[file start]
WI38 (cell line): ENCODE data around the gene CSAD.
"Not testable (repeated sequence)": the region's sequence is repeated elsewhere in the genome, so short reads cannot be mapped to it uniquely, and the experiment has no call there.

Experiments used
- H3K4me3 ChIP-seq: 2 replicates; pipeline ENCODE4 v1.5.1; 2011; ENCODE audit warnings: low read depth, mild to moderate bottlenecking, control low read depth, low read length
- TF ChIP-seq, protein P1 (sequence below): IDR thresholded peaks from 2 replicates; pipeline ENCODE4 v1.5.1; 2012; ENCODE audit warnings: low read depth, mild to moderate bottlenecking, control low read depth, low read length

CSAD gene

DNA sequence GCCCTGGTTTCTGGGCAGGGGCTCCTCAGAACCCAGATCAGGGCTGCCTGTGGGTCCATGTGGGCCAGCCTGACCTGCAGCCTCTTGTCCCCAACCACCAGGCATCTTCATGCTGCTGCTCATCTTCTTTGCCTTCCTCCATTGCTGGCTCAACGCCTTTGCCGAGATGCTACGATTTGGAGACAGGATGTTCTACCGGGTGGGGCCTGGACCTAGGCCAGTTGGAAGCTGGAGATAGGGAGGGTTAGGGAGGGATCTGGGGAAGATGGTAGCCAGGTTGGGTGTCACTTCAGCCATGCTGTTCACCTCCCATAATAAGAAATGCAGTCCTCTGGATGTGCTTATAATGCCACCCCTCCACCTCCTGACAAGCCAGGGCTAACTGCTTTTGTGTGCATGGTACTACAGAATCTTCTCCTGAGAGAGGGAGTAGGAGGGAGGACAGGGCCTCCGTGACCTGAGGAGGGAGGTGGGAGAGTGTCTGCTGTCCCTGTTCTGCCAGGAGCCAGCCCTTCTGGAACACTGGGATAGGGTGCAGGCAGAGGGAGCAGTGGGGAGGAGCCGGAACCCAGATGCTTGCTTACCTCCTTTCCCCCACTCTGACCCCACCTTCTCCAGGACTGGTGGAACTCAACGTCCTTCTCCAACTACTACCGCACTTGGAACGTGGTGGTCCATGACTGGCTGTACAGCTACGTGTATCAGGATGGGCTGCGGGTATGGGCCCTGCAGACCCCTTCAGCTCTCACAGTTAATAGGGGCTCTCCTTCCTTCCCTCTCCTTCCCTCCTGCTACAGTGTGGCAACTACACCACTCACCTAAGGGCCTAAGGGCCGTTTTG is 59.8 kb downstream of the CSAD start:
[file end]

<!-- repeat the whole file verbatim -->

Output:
WI38 (cell line): ENCODE data around the gene CSAD.
"Not testable (repeated sequence)": the region's sequence is repeated elsewhere in the genome, so short reads cannot be mapped to it uniquely, and the experiment has no call there.

Experiments used
- H3K4me3 ChIP-seq: 2 replicates; pipeline ENCODE4 v1.5.1; 2011; ENCODE audit warnings: low read depth, mild to moderate bottlenecking, control low read depth, low read length
- TF ChIP-seq, protein P1 (sequence below): IDR thresholded peaks from 2 replicates; pipeline ENCODE4 v1.5.1; 2012; ENCODE audit warnings: low read depth, mild to moderate bottlenecking, control low read depth, low read length

CSAD gene

DNA sequence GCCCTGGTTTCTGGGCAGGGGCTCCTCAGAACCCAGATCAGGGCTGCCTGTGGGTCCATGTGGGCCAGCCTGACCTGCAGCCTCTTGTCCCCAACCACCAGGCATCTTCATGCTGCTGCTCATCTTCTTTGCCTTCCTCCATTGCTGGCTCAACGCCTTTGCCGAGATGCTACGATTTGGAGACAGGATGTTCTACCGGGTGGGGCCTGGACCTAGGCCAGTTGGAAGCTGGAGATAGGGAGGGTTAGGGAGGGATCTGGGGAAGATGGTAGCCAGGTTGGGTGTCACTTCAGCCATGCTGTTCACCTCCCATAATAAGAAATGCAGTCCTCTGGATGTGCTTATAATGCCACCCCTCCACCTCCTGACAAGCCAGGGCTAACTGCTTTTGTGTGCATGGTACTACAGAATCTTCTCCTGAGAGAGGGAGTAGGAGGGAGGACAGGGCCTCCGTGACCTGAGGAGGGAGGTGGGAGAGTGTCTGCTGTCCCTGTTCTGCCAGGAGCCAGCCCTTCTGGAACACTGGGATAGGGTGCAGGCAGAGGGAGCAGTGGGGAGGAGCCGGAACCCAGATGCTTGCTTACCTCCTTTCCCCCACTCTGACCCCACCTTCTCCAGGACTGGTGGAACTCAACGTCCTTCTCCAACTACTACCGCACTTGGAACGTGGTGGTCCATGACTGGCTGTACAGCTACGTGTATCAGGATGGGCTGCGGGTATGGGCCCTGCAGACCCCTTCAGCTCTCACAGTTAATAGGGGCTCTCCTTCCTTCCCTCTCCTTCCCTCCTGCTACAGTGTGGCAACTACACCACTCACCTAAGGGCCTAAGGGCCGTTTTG is 59.8 kb downstream of the CSAD start: